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College Classroom Activities

The Effect of Stereotypes: What's in a Label?


To demonstrate how stereotypes affect the self-perception and behavior of the person who is stereotyped.


Obtain the same number of adhesive labels (e.g., of the kind for file folders) as there are students in your class, and write a stereotypic attribute on each label. Some examples include violent, athletic, cute, overemotional, incompetent, good at math, lazy, untrustworthy, unclean, musical, materialistic, diseased, unintelligent, exotic, forgetful, and frail.


After discussing research and theories on stereotyping, explain that you will conduct a labeling exercise to help students learn about how stereotypes work. Tell students that participation in this exercise is optional, and that anyone who prefers not to participate directly can simply play the role of an observer.

Next, attach a label on each student's forehead (or back) so that the label is not visible to the wearer. Make clear that these labels are being assigned randomly and have nothing to do with students' actual attributes.

Then ask students to spend 15 minutes talking with each other about "future goals" (another general topic can be chosen, but this one works well in eliciting responses to the labels). Tell students that they should circulate in order to talk with several different people, and that they should treat one another according to the other person's labeled attribute. For example, someone labeled "forgetful" might be repeatedly reminded of the instructions.

After 15 minutes, reconvene the class and ask students to leave their labels on for a little while longer (if the class size and furniture allows, it's best to sit in a circle). Then ask students to share how they felt during the exercise, how they were treated by others, and how this treatment affected them. Students will often mention their discomfort not only with being stereotyped but with treating others stereotypically.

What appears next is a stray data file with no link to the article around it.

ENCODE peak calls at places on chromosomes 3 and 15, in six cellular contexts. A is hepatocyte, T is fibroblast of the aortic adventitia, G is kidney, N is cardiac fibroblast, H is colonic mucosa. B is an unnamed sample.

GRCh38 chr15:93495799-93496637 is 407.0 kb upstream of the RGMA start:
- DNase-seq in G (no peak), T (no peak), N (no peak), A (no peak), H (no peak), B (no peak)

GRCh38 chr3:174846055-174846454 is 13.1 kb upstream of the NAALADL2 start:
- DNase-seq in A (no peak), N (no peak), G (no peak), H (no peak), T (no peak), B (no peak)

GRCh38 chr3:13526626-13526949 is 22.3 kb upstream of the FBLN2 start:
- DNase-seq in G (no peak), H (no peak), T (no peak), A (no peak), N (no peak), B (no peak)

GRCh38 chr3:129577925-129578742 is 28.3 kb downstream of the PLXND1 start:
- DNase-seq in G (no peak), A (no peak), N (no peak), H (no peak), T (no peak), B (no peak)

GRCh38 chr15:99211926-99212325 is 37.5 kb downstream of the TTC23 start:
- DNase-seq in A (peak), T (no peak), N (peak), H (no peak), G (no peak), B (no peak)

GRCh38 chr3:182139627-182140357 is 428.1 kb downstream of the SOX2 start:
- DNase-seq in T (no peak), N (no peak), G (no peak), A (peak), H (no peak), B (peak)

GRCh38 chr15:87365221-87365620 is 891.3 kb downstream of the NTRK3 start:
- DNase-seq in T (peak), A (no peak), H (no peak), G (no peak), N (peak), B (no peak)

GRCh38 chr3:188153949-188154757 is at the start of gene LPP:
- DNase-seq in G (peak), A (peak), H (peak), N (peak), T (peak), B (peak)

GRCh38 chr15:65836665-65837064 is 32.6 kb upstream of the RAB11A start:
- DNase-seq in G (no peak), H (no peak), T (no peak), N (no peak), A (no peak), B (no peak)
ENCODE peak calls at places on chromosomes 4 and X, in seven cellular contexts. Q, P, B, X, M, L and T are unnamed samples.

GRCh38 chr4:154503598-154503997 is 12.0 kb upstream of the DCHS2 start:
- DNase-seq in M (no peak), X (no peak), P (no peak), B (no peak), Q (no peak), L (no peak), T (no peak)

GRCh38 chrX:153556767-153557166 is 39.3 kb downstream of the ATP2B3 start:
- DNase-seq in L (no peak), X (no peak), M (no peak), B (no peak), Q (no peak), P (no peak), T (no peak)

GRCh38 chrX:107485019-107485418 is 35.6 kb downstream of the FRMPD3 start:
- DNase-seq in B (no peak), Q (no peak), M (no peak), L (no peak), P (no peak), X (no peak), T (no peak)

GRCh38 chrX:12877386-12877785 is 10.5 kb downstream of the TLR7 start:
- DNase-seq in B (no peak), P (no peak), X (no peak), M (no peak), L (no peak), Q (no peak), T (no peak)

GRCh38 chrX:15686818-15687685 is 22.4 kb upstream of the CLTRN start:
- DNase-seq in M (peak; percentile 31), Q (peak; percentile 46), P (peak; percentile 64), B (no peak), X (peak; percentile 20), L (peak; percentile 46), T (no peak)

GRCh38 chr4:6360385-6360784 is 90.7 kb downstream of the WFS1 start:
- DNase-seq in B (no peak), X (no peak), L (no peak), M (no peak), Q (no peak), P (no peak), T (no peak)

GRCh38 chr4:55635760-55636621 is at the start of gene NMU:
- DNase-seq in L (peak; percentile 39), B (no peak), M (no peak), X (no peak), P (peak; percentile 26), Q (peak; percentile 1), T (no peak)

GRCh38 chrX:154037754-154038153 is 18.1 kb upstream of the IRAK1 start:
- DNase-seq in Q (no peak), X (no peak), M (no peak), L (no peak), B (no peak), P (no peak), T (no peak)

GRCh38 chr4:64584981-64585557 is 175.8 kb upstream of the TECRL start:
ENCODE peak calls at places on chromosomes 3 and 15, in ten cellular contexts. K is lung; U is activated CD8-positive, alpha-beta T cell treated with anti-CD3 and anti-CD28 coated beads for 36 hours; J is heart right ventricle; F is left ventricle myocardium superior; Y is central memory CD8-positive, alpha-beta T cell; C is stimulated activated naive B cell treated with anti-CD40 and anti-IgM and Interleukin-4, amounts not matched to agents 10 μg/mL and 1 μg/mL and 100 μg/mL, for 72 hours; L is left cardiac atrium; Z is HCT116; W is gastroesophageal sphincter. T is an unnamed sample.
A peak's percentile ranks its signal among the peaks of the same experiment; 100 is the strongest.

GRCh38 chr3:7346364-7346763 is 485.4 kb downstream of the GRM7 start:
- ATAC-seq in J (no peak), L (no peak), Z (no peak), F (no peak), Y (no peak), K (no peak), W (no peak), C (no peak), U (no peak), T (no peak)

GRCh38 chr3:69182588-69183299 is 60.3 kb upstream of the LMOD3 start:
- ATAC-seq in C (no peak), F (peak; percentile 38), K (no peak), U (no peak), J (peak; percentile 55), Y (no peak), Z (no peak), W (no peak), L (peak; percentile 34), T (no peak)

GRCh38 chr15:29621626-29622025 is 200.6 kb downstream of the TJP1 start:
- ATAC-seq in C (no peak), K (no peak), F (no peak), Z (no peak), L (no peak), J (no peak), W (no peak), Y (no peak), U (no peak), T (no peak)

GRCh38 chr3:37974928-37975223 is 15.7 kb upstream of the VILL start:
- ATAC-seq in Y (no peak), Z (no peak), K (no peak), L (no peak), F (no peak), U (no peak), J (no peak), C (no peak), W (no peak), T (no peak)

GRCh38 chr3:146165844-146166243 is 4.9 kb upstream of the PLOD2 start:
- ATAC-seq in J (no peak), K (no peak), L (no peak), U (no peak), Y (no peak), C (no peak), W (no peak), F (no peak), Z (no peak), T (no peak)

Finally, tell students that they can now remove their labels. Then discuss questions such as the following:

  • Was the label what you guessed, or were you surprised by it?
  • When people stereotyped you, were you able to disregard it?
  • Did you try to disprove the stereotype? If so, did it work?
  • How did you feel toward the person who was stereotyping you?
  • If your attribute was positive (e.g., "good at math"), how did you feel?
  • When stereotyping others, how easy was it to find confirming evidence?
  • When stereotyping others, how did you react to disconfirming evidence?

These questions offer a natural forum to discuss subtyping, self-fulfilling prophecies, confirmation biases, belief perseverance, and other psychological factors involved in stereotyping.


  1. This exercise works well with 10-60 students, but when there are more than 20 students, you should find a way to affix labels efficiently. One technique is to have a TA or class member help affix labels. Another is to distribute the labels and have students affix them to each other.

  2. For instructors using Understanding Prejudice and Discrimination, this activity is best used in connection with Section I (on stereotyping), Section II (on stigmatization), or Section IV (on contemporary racism).

Adapted from Goldstein, S. B. (1997). The power of stereotypes: A labeling exercise. Teaching of Psychology, 24, 256-258.